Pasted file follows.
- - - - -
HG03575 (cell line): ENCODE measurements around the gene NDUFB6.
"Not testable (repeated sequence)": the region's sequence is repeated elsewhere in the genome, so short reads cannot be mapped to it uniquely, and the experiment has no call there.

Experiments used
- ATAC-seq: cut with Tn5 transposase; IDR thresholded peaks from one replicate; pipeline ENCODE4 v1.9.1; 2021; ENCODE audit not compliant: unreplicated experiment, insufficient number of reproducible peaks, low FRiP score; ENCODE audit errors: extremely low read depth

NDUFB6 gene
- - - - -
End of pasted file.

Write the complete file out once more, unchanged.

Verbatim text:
HG03575 (cell line): ENCODE measurements around the gene NDUFB6.
"Not testable (repeated sequence)": the region's sequence is repeated elsewhere in the genome, so short reads cannot be mapped to it uniquely, and the experiment has no call there.

Experiments used
- ATAC-seq: cut with Tn5 transposase; IDR thresholded peaks from one replicate; pipeline ENCODE4 v1.9.1; 2021; ENCODE audit not compliant: unreplicated experiment, insufficient number of reproducible peaks, low FRiP score; ENCODE audit errors: extremely low read depth

NDUFB6 gene